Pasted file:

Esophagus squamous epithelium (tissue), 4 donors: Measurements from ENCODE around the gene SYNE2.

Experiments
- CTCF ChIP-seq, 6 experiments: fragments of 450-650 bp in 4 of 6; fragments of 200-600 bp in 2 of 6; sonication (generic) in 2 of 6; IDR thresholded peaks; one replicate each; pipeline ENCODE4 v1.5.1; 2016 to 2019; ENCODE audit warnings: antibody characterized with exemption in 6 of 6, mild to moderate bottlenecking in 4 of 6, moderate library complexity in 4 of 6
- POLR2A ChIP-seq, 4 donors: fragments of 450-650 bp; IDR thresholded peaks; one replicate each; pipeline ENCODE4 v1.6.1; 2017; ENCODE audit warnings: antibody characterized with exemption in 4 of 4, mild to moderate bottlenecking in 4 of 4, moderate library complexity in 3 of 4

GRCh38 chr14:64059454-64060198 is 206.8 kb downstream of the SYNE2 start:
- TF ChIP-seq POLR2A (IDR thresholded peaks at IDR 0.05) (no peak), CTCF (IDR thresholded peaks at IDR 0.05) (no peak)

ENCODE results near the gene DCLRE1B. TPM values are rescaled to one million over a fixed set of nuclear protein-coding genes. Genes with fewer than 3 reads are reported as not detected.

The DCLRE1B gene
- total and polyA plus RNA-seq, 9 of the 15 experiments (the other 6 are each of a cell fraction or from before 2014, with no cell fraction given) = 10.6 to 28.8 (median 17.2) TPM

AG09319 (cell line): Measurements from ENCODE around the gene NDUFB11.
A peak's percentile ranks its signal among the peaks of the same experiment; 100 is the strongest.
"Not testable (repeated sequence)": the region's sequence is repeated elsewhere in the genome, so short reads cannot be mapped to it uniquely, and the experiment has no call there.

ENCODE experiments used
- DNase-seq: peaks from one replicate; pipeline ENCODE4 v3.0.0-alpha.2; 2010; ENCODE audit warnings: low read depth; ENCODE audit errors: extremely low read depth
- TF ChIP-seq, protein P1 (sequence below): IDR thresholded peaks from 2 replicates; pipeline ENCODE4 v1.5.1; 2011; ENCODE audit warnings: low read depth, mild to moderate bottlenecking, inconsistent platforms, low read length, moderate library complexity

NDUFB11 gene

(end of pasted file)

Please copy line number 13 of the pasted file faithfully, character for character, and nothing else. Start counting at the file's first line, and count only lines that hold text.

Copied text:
ENCODE experiments used